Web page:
September is National Suicide Prevention Awareness Month, and there are many ways that you can help support this important issue. Mental health conditions and suicidal thoughts are more common than you may realize. In Hancock County, “mental health and suicide” was among the top five concerns of respondents to our 2020 Community Health Needs Assessment. You can help support suicide prevention and those struggling with mental wellness with these steps.

IMPORTANT: If you or someone you know is in immediate risk of self-harm or suicide, call 911 immediately. We also recommend calling the National Suicide Prevention Lifeline at 1-800-273-TALK (8255) or texting the Crisis Text Line (text HELLO to 741741) if you prefer text. These services are both free, confidential and available 24/7. 

Take a QPR suicide prevention class

Just like you would take a CPR class to be prepared for an emergency response situation, our QPR suicide prevention training can prepare you to save someone’s life too. QPR stands for “Question, Persuade and Refer,” three steps you can take to support someone who may be considering suicide or self-harm. QPR classes will help you identify the warning signs of suicide in loved ones, friends or coworkers, and how to get them access to resources that can help. Healthy365 offers QPR classes quarterly, and you can sign up for our next training online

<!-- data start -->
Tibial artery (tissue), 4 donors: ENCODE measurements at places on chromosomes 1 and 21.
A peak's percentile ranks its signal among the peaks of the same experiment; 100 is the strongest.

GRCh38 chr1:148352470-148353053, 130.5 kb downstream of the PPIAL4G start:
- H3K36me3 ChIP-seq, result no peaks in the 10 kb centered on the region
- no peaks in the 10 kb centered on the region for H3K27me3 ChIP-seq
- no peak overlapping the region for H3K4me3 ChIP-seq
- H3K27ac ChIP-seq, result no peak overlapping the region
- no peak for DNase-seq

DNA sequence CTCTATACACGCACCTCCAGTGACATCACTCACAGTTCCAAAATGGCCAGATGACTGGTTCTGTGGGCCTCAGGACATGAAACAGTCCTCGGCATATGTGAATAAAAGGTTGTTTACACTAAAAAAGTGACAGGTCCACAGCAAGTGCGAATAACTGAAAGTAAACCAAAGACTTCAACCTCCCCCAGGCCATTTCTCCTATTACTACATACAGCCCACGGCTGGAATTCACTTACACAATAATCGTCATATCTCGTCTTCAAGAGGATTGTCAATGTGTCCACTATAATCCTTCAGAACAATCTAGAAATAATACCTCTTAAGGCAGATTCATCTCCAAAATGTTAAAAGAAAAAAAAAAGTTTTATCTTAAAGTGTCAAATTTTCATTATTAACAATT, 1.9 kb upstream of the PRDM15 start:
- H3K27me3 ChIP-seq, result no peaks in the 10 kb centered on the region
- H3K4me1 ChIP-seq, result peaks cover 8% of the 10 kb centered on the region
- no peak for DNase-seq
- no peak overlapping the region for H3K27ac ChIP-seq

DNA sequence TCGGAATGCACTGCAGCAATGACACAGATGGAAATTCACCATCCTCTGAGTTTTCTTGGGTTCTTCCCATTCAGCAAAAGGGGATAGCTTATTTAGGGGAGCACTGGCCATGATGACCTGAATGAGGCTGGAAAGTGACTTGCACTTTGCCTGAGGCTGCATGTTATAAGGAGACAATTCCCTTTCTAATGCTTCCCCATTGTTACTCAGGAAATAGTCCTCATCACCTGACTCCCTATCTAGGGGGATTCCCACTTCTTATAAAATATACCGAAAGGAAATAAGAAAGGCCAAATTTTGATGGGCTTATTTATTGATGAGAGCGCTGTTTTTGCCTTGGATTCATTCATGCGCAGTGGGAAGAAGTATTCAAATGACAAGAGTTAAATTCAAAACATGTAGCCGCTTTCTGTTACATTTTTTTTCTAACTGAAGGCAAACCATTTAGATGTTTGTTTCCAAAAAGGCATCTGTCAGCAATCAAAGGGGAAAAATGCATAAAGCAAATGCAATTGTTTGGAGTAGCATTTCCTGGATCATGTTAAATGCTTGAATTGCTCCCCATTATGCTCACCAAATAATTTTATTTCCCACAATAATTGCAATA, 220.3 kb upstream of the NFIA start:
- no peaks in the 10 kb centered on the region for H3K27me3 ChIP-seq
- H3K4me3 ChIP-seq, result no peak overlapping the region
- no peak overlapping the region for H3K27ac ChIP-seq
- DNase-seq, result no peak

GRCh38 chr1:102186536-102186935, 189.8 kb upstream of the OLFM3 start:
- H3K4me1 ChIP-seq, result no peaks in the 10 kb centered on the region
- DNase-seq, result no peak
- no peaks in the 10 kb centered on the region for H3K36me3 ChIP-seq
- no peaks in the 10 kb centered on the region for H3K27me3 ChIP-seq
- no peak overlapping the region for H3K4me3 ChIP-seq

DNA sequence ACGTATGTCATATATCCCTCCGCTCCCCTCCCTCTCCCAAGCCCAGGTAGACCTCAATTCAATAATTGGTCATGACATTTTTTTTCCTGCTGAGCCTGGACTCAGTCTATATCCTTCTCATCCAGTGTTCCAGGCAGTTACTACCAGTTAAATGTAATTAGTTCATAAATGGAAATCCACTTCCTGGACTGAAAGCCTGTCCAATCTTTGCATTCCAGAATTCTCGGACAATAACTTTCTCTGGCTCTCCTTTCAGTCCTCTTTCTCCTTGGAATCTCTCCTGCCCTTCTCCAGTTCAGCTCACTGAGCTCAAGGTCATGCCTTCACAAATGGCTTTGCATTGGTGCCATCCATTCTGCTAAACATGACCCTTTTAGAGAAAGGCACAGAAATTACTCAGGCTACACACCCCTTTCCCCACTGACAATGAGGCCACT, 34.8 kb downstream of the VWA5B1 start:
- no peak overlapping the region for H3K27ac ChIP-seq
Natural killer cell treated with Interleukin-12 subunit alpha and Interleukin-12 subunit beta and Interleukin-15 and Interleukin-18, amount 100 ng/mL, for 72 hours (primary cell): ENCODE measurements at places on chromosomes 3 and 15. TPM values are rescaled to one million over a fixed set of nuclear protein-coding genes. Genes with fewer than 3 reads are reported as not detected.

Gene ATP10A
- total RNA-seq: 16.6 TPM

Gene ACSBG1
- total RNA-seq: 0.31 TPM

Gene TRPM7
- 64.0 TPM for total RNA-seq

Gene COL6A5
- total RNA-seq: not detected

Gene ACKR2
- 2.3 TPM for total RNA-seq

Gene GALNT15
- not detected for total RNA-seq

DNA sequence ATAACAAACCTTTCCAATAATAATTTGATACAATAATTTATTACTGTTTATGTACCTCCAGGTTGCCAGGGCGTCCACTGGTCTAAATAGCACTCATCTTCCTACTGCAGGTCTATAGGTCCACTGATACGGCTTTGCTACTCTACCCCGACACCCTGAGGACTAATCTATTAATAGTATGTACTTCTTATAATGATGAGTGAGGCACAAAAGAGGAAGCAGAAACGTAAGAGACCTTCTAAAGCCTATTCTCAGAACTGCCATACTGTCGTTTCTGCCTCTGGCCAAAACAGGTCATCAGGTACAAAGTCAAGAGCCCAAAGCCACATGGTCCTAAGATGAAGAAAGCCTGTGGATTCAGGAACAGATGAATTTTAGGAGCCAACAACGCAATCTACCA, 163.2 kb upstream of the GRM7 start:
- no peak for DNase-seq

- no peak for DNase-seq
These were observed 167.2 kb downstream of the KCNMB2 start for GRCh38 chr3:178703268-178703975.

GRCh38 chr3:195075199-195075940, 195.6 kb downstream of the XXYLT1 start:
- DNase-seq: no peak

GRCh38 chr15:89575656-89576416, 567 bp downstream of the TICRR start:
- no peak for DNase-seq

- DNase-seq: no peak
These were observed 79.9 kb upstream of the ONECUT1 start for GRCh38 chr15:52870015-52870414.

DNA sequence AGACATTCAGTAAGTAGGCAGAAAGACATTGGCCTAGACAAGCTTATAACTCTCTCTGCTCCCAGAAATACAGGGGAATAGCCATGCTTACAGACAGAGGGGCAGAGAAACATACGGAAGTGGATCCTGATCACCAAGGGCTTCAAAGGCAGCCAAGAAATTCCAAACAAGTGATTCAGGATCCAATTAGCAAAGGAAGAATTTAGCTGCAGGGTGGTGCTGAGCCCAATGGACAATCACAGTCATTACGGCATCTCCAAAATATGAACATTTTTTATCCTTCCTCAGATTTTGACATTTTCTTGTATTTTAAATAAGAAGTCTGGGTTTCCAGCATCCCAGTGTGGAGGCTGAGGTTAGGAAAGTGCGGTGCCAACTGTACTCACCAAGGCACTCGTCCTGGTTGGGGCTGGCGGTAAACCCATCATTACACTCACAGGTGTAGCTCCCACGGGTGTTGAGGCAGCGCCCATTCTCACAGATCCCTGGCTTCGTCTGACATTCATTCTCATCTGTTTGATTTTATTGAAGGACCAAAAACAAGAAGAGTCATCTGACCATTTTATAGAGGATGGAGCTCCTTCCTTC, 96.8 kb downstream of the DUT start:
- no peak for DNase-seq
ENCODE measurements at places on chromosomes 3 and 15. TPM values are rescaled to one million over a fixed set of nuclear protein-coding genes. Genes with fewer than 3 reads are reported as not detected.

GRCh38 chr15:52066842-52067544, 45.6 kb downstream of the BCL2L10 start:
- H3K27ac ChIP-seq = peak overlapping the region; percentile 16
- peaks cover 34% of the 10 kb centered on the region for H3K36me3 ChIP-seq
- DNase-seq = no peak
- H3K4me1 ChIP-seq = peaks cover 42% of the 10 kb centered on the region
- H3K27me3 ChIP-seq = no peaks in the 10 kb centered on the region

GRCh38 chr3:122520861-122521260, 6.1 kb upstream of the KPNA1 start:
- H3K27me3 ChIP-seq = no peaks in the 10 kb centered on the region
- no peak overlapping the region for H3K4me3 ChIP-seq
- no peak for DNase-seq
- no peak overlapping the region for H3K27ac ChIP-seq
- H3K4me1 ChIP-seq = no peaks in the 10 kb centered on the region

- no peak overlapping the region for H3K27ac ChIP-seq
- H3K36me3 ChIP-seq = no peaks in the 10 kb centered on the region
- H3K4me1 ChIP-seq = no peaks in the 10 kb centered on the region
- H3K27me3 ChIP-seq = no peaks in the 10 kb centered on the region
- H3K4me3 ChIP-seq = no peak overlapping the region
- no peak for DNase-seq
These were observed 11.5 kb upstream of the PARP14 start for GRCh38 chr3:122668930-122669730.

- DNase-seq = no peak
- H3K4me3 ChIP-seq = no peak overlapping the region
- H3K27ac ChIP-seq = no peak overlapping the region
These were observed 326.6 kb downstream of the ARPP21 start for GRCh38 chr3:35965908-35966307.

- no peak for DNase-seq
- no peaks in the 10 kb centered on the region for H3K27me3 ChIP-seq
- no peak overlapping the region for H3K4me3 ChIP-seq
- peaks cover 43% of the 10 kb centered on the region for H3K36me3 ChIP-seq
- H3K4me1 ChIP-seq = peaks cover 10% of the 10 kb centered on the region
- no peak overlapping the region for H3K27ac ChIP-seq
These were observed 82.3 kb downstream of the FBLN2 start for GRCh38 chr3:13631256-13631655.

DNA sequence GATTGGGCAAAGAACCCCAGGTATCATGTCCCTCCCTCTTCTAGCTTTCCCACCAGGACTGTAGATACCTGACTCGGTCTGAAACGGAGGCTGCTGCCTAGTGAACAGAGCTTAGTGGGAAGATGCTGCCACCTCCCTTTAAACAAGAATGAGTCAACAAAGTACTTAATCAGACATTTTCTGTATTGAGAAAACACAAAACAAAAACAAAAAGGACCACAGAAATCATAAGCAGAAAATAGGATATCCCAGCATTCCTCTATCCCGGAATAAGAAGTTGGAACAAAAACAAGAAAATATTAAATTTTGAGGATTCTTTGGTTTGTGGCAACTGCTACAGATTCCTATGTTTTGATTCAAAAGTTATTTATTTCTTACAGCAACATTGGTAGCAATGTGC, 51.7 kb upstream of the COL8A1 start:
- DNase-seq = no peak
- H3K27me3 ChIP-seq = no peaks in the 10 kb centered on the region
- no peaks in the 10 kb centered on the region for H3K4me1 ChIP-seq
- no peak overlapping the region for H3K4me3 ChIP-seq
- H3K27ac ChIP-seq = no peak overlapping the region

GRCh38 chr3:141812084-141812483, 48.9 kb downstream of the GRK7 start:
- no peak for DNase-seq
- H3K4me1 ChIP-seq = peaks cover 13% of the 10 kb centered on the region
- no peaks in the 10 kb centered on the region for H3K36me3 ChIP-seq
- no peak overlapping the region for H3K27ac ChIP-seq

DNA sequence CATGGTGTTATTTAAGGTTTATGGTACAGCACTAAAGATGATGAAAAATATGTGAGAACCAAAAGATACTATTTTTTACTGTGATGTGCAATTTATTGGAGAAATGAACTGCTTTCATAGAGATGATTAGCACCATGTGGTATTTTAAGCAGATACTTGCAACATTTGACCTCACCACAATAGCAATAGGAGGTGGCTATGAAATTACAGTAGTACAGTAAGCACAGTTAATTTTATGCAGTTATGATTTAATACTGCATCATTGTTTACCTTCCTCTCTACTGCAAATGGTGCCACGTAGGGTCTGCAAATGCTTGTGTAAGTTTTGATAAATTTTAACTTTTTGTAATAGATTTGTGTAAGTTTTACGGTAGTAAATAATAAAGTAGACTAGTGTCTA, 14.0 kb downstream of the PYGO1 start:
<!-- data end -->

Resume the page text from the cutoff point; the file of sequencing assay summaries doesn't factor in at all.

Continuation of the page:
Remember the signs of suicide

There are several warning signs of suicide or self-harm that you may be able to identify in people you interact with often. Some of these signs include talking about wanting to die or about being a burden to others. They may also experience feelings of hopelessness, or act more anxious, agitated or reckless with extreme mood swings. Those considering suicide may start using alchohol or drugs more frequently, sleep too much or too little, or withdraw from life and isolate from others. If you notice any of these signs in someone you know, you should get them help right away.

Know who is at risk

Anyone can be at risk for suicide or self-harm, even those who seem “fine” on the outside. Knowing the warning signs of suicide can help in suicide prevention, but it can also help to know the populations who may be at higher risk. According to the Substance Abuse and Mental Health Services Administration (SAMHSA), population groups at greater risk of suicide can include veterans, American Indians, LGBTQ+, young adults, loss and disaster survivors and survivors of a previous suicide attempt. If you have a friend or loved one in one of these categories and notice a change in their behavior, keep an eye out for the early signs of emotional suffering.